The film is composed entirely of archival footage and talking-head interviews, with Hehir choosing not to employ a narrator, effectively allowing the interviewees to tell the story. During pre-production, Hehir and producer Bill Simmons decided to include only material which had been directly witnessed; there was to be nothing anecdotal. As Hehir explains it, "we were only going to have first-person accounts. So, if someone said, "I heard André drank 156 beers," well, were you there? If you weren't, it's not gonna make it in. But when Ric Flair says "he drank 106 beers in front of me", that makes it in." This affords the documentary a sense of personalised intimacy - every interviewee is talking about things they actually saw rather than things about which they heard - which, in turn, works towards Hehir's mission statement of depicting the man rather than the myth.

In this respect, one of the most important sections in the film is the disappointingly brief depiction of his time in his adopted home of Ellerbe, NC. Interviewing his daughter, who spent time with him on his ranch, and a few neighbours, this is where Hehir is most successful in dividing the man from the mythos. André loved living there because he could be himself and because he was left alone - he could go to the shop without people gawking at him or asking for autographs, he could be a regular citizen. This comes in the middle of a section about how logistically difficult André's life was (as Flair points out, he couldn't put on a disguise and stroll around New York or go to a movie, and as Hogan explains, everything was too small for him, rendering mundane tasks such as eating in a restaurant hugely difficult). The Ellerbe material really gives the impression that, outside his native France, this was where he was happiest. It's one of the most low-key, moving, and human parts of the documentary, and it's perhaps the only section from which hyperbole seems entirely absent.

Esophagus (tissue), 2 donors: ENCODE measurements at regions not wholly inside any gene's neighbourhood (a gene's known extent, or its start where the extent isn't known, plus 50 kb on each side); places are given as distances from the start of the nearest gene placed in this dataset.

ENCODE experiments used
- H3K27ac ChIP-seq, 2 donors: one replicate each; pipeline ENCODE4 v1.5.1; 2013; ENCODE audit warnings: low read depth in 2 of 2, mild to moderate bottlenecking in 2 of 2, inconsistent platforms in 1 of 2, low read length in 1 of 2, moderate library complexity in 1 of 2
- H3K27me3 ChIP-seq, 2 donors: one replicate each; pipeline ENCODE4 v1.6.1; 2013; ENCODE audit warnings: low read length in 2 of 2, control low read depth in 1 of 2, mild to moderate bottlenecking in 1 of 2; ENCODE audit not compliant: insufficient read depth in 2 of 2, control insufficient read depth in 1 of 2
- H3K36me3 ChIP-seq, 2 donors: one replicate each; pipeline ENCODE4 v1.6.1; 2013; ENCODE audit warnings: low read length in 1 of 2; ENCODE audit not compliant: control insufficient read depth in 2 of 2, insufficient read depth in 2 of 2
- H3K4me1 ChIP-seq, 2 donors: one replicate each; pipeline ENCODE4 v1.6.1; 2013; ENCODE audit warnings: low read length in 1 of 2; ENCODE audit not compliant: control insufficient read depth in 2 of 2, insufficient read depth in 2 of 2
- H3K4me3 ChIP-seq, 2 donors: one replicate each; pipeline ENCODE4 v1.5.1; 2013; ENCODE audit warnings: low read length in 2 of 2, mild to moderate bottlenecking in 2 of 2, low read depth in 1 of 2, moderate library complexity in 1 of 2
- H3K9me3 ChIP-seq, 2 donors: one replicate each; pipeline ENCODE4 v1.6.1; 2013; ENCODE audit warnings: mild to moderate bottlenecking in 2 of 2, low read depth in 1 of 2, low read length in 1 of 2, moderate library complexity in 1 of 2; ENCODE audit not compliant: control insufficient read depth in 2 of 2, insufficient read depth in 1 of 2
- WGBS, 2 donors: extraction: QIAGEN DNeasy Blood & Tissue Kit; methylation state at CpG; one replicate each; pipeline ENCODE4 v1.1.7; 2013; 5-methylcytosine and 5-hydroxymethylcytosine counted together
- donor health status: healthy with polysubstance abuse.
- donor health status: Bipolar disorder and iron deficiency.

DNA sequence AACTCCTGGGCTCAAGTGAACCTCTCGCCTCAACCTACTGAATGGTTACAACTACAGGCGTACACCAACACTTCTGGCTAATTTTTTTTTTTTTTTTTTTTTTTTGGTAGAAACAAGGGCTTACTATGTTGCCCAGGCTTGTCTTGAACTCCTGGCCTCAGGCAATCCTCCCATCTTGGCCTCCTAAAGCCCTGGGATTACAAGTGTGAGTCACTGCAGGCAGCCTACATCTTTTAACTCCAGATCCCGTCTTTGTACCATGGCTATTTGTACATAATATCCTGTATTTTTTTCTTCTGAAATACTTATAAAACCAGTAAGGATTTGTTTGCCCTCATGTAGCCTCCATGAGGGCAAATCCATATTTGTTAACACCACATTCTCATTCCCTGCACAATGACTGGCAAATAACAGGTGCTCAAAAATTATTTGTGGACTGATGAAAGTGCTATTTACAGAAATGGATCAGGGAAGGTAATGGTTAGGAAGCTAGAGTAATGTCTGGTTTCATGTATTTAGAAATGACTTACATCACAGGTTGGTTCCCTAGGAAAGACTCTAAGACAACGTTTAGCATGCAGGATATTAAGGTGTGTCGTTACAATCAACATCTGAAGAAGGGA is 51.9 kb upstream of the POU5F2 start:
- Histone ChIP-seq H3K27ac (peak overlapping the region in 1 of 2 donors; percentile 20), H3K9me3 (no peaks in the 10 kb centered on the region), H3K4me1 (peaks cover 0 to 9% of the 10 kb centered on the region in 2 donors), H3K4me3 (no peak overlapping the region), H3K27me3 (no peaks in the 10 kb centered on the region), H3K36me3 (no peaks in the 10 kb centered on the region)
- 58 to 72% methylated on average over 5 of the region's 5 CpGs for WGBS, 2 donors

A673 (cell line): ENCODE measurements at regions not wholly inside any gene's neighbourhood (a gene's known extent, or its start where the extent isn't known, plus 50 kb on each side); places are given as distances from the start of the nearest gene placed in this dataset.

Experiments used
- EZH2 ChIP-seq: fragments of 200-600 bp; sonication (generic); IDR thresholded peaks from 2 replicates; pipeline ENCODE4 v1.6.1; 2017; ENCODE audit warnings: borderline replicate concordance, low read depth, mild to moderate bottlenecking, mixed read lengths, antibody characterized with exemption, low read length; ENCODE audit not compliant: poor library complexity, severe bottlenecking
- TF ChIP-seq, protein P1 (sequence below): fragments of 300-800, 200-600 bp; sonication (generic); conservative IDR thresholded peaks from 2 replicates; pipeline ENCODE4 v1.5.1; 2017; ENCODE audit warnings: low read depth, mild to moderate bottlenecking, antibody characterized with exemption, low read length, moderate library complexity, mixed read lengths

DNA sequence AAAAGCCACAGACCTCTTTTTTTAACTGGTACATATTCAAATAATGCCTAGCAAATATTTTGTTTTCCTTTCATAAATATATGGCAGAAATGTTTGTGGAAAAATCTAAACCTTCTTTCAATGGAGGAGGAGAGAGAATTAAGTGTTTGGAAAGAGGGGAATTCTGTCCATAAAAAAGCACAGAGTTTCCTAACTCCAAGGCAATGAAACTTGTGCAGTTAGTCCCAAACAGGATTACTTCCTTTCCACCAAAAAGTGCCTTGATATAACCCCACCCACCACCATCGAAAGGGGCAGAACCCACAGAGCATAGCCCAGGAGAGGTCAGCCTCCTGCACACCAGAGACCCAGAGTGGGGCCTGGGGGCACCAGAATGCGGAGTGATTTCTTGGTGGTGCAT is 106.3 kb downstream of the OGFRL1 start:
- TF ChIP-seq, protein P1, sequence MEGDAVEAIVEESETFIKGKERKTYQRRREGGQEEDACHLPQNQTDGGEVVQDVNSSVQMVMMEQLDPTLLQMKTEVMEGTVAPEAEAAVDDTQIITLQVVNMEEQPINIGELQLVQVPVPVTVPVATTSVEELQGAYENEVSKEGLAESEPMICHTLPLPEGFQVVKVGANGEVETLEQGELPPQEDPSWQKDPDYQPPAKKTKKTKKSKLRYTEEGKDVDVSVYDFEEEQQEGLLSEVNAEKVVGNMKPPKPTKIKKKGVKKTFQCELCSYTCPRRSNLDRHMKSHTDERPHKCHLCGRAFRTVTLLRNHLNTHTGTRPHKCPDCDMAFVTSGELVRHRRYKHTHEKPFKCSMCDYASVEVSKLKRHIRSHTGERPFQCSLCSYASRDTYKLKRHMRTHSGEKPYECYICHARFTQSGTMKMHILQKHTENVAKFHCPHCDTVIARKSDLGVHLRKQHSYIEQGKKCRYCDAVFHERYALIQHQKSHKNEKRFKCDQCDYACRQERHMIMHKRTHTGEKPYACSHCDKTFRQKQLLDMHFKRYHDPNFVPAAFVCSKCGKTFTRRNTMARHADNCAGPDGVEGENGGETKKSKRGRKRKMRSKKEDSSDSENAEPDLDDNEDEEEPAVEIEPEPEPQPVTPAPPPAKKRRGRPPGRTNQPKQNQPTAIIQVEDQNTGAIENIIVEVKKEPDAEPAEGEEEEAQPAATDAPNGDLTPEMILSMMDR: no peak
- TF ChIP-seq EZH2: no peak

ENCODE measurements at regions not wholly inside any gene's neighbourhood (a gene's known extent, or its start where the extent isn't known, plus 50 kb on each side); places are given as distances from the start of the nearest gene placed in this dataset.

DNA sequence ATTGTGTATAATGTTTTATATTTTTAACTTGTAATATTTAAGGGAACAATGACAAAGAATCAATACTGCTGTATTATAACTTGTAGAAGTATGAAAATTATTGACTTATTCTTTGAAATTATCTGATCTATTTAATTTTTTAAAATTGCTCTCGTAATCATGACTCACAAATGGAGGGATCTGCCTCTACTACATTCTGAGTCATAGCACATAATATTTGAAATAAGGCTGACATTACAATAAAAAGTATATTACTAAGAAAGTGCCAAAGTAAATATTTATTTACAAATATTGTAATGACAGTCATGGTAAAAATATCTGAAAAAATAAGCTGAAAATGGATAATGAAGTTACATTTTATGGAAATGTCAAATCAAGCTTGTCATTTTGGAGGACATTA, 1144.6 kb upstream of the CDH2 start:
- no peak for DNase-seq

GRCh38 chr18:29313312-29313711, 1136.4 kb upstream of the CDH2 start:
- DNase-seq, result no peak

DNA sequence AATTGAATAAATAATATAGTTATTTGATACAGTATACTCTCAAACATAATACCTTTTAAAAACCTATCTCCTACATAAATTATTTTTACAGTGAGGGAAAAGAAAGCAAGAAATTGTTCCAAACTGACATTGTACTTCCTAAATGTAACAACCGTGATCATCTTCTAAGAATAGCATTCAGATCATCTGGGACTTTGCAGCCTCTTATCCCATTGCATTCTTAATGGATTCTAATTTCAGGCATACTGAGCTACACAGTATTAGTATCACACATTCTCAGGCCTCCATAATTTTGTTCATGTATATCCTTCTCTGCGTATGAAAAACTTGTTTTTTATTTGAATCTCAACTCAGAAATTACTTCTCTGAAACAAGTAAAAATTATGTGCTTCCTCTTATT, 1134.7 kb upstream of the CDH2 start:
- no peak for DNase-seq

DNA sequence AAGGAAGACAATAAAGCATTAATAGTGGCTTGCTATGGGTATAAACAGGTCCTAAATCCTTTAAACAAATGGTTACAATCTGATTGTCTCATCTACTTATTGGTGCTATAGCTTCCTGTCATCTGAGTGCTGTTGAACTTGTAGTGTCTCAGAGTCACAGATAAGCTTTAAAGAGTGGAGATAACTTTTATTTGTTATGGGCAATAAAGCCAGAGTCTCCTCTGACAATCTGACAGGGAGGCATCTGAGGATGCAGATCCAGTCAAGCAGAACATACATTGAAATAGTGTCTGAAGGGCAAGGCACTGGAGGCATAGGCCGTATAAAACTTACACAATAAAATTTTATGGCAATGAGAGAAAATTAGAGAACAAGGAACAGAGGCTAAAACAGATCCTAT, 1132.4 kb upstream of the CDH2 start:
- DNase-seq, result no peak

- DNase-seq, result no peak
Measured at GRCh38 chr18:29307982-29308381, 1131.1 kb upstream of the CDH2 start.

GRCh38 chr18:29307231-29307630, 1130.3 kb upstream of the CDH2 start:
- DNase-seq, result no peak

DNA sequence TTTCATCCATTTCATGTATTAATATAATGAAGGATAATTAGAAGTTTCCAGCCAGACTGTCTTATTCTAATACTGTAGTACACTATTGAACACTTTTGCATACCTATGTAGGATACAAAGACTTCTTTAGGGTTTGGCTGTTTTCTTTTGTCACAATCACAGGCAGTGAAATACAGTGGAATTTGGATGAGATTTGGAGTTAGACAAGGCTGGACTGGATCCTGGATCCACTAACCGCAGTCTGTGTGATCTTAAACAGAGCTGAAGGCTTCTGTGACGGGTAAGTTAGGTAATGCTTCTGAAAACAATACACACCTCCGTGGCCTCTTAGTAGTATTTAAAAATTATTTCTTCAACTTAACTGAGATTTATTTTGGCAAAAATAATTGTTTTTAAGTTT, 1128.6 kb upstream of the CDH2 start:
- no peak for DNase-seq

Another rather moving section concerns the making of The Princess Bride. Anyone familiar with the film will already know everything covered in this section, but many wrestling fans will not. In a direct rejoinder to colleagues who humorously extol his legendary drinking, Cary Elwes points out that the reason André drank so much was that he was perpetually in so much pain. Along the same lines, director Rob Reiner and actress Robin Wright discuss how surprised they were at how difficult André found it to perform even the simplest physical tasks. There's the famous shot, for example, where Westley (Elwes) jumps on Fezzik's back, and Fezzik slams them both into a boulder, a scene which employs one of the most obvious stunt doubles ever seen, as André was unable to shoot the scene himself. Even more revealing is the scene where he catches Buttercup (Wright) as she falls from a tower, a scene which had to be shot with Wright supported on wires because André couldn't hold her weight. This man who routinely tossed 300lb opponents around the ring couldn't support the weight of a single woman.

In this sense, although the tone is never melancholy, André's story does emerge as something of a tragedy - not because he failed to achieve his dreams, but because in doing so, he dissuaded himself from availing of the aid that could have lengthened his life, and would certainly have eased his suffering.

In terms of problems, the most egregious is Hehir's failure (for the most part) to disentangle André Roussimoff from André the Giant. Hogan, Flair, McMahon, and André's closest friend, Tim White all talk about the man behind the persona, but none can claim to have known him before he became André the Giant. This is why the Ellerbe section and the brief material on his life in France are so important, as they speak to who he actually was rather than who we believe him to be. So although Hehir does avoid hagiography, he fails to demythologise, with so many of the (probably hyperbolic) stories told by the interviewees fitting more comfortably into the image of André the Giant than the life of André Roussimoff. Additionally, more than likely due to the WWE's direct involvement with the project, there's nothing even remotely negative said about the company, although Hogan does point out that, come WrestleMania III, André probably shouldn't have been in the ring. The implication is that McMahon may have exploited André's passion for the business, but this fascinating theme is buried under more mythologising and is quickly forgotten. There's certainly a documentary to be made about André's later years, about his inability to leave the spotlight, about his lack of interest in self-preservation, but this is not that documentary.

Nevertheless, this is a very fine tribute. André was vitally important to an industry at a pivotal crossroads, and the film captures why he was such a compelling character, able to elicit pathos (and later antagonism) from wrestling audiences the world over with relative ease.